Britain’s Competition and Markets Authority (CMA) has blocked Microsoft’s $68.7 billion acquisition of Activision Blizzard after publishing its final findings on Wednesday.
The regulator, which initially launched an in-depth review of the deal in September, provisionally determined in February that the merger could make the tech giant even stronger in cloud gaming, stifling market competition.
In its final decision, the CMA determined that Microsoft would “find it commercially beneficial to make Activision’s games exclusive to its own cloud gaming service” and that the deal would “reinforce Microsoft’s advantage in the market by giving it control over important gaming content such as Call of Duty, Overwatch, and World of Warcraft.”
“Given its already strong position, even a moderate increment to Microsoft’s strength may be expected to substantially reduce competition in this developing market, to the detriment of current and future cloud gaming users,” the CMA said.
An Activision Blizzard spokesperson told TheWrap that the CMA’s report “contradicts the ambitions of the UK to become an attractive country to build technology businesses.”
“We will work aggressively with Microsoft to reverse this on appeal. The report’s conclusions are a disservice to UK citizens, who face increasingly dire economic prospects,” the spokesperson added. “We will reassess our growth plans for the UK. Global innovators large and small will take note that – despite all its rhetoric – the UK is clearly closed for business.”
According to the CMA, Microsoft already accounts for an estimated 60-70% of global cloud gaming services and has other important strengths in cloud gaming from owning Xbox, the leading PC operating system (Windows) and a global cloud computing infrastructure (Azure and Xbox Cloud Gaming).
“The cloud allows UK gamers to avoid buying expensive gaming consoles and PCs and gives them much more flexibility and choice as to how they play,” the CMA said. “Allowing Microsoft to take such a strong position in the cloud gaming market just as it begins to grow rapidly would risk undermining the innovation that is crucial to the development of these opportunities.”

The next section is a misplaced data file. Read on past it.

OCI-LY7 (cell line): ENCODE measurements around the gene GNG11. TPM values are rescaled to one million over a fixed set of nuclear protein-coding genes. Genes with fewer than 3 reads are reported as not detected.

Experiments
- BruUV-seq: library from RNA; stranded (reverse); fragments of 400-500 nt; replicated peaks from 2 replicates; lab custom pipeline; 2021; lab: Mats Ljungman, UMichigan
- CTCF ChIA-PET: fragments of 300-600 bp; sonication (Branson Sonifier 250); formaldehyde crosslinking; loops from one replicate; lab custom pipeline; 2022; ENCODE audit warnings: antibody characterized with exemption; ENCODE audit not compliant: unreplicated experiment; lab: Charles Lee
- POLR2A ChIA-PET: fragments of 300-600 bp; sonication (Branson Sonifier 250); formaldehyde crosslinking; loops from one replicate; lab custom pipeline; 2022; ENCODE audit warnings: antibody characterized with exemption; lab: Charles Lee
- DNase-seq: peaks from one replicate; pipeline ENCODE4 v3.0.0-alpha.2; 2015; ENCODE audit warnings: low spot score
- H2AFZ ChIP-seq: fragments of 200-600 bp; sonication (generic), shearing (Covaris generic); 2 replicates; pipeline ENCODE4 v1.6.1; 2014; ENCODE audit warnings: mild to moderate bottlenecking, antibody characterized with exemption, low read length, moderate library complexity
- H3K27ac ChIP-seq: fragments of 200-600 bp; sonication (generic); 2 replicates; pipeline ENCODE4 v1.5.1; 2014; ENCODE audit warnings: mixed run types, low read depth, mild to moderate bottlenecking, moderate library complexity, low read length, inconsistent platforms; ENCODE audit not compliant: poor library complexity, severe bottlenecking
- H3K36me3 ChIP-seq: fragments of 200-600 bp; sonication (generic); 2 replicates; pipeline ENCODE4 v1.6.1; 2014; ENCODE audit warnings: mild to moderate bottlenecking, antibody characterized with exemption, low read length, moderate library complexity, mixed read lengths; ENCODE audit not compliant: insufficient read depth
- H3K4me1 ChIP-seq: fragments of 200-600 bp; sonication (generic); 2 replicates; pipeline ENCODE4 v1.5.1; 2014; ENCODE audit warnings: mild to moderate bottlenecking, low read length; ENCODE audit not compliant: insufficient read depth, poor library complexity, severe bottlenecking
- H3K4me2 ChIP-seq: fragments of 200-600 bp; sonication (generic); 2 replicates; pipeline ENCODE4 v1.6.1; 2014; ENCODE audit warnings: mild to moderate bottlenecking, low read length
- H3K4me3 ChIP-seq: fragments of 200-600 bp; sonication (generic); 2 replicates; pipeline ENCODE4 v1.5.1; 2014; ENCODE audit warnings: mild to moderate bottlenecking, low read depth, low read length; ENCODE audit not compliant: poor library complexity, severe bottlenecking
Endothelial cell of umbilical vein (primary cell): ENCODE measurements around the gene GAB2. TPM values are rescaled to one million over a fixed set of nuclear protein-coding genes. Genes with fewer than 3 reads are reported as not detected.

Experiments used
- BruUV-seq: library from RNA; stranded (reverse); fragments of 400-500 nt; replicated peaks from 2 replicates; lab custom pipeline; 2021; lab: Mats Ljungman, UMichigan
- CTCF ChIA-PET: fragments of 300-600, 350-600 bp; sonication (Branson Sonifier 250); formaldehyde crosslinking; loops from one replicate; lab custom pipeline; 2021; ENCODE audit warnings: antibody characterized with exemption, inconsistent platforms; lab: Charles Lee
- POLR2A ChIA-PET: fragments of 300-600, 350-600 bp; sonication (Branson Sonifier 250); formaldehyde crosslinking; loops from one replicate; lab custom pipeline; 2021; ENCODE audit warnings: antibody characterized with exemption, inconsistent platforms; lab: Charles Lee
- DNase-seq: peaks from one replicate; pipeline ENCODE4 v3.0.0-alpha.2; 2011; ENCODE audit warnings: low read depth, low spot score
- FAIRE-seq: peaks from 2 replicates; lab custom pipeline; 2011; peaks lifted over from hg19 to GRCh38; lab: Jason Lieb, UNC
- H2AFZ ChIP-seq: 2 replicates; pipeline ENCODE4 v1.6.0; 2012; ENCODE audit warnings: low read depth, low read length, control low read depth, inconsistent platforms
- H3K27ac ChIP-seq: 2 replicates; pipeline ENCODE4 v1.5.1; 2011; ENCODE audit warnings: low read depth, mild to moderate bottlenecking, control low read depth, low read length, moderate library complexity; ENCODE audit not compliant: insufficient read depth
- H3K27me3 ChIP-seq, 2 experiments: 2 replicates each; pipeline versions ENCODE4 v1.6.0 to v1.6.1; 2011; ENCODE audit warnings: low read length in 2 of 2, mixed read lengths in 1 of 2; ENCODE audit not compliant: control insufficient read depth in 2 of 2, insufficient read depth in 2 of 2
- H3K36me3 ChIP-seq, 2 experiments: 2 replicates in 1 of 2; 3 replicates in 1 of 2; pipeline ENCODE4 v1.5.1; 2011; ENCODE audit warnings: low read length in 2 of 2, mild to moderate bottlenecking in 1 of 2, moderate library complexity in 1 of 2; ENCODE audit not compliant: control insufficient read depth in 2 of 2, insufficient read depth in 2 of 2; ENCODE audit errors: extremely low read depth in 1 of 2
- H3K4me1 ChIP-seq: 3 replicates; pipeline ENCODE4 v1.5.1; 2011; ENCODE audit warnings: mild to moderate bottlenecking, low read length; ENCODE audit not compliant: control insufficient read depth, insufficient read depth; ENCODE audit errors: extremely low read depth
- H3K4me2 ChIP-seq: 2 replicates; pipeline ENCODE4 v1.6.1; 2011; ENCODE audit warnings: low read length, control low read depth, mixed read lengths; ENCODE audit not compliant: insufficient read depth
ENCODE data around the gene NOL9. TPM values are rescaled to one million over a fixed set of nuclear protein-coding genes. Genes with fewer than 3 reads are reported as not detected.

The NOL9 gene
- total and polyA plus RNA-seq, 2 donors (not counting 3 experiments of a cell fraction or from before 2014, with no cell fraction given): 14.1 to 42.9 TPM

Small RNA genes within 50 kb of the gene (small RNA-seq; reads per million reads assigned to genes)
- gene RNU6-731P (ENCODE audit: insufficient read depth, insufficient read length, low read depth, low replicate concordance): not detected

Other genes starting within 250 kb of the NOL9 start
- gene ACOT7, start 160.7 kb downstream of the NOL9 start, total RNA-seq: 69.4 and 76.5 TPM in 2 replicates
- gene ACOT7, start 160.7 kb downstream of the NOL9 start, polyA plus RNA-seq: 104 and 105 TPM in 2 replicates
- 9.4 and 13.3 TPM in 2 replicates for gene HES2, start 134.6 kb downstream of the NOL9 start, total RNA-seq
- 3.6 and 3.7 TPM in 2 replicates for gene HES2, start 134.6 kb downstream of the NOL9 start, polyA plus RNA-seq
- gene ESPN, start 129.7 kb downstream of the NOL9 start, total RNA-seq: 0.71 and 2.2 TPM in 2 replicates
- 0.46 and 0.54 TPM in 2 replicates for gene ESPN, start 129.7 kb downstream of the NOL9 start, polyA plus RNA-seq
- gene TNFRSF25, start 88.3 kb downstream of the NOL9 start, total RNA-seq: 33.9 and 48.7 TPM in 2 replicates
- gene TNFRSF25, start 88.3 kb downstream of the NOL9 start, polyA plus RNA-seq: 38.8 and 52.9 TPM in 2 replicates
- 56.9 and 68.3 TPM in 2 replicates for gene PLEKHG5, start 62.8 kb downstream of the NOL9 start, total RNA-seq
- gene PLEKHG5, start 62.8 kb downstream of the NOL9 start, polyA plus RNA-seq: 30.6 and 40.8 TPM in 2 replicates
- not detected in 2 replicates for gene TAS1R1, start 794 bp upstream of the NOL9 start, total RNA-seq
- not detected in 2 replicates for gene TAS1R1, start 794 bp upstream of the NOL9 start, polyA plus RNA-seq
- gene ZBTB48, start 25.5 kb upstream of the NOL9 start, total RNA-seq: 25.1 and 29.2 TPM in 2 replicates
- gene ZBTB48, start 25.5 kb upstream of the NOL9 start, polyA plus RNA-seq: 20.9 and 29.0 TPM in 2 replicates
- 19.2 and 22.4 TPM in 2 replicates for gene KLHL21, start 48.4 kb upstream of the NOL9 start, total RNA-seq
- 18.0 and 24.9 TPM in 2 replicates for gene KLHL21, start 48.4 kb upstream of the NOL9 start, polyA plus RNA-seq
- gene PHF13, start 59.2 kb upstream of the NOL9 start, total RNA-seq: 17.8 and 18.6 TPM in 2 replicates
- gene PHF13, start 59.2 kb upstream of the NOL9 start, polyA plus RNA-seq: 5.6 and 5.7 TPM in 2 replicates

Microsoft submitted a proposal to address some of the CMA’s concerns, which involved setting requirements governing what games must be offered by the company to other platforms and on what conditions over a 10-year period.
However, the CMA said that the proposal did not sufficiently cover different cloud gaming service business models, including multigame subscription services, and was not sufficiently open to providers who might wish to offer versions of games on PC operating systems other than Windows and would standardize the terms and conditions on which games are available, as opposed to them being determined by “the dynamism and creativity of competition in the market.”
“Given the remedy applies only to a defined set of Activision games, which can be streamed only in a defined set of cloud gaming services, provided they are purchased in a defined set of online stores, there are significant risks of disagreement and conflict between Microsoft and cloud gaming service providers, particularly over a ten-year period in a rapidly changing market,” the CMA wrote. “Accepting Microsoft’s remedy would inevitably require some degree of regulatory oversight by the CMA. By contrast, preventing the merger would effectively allow market forces to continue to operate and shape the development of cloud gaming without this regulatory intervention.”
In a statement shared to Twitter, Microsoft president and vice chair Brad Smith added that the CMA’s decision “rejects a pragmatic path to address competition concerns and discourages technology innovation and investment in the United Kingdom.”
“We have already signed contracts to make Activision Blizzard’s popular games available on 150 million more devices, and we remain committed to reinforcing these agreements through regulatory remedies,” Smith added. “We’re especially disappointed that after lengthy deliberations, the decision appears to reflect a flawed understanding of this market and the way relevant cloud technology actually works.”
The CMA’s decision comes after the Federal Trade Commission sued to block the merger in December.
The agency has alleged that the Activision Blizzard acquisition would allow Microsoft to “suppress competition from rival consoles” and cited its acquisition of Bethesda, the game developer behind the “Elder Scrolls” series, as an example of how the company has previously made franchises that fall under its ownership into exclusive titles.
“Microsoft decided to make several of Bethesda’s titles including Starfield and Redfall Microsoft exclusives despite assurances it had given to European antitrust authorities that it had no incentive to withhold games from rival consoles,” the FTC wrote at the time.
Shares of Activision Blizzard have plunged over 8% on Wednesday, while Microsoft shares have climbed nearly 7%.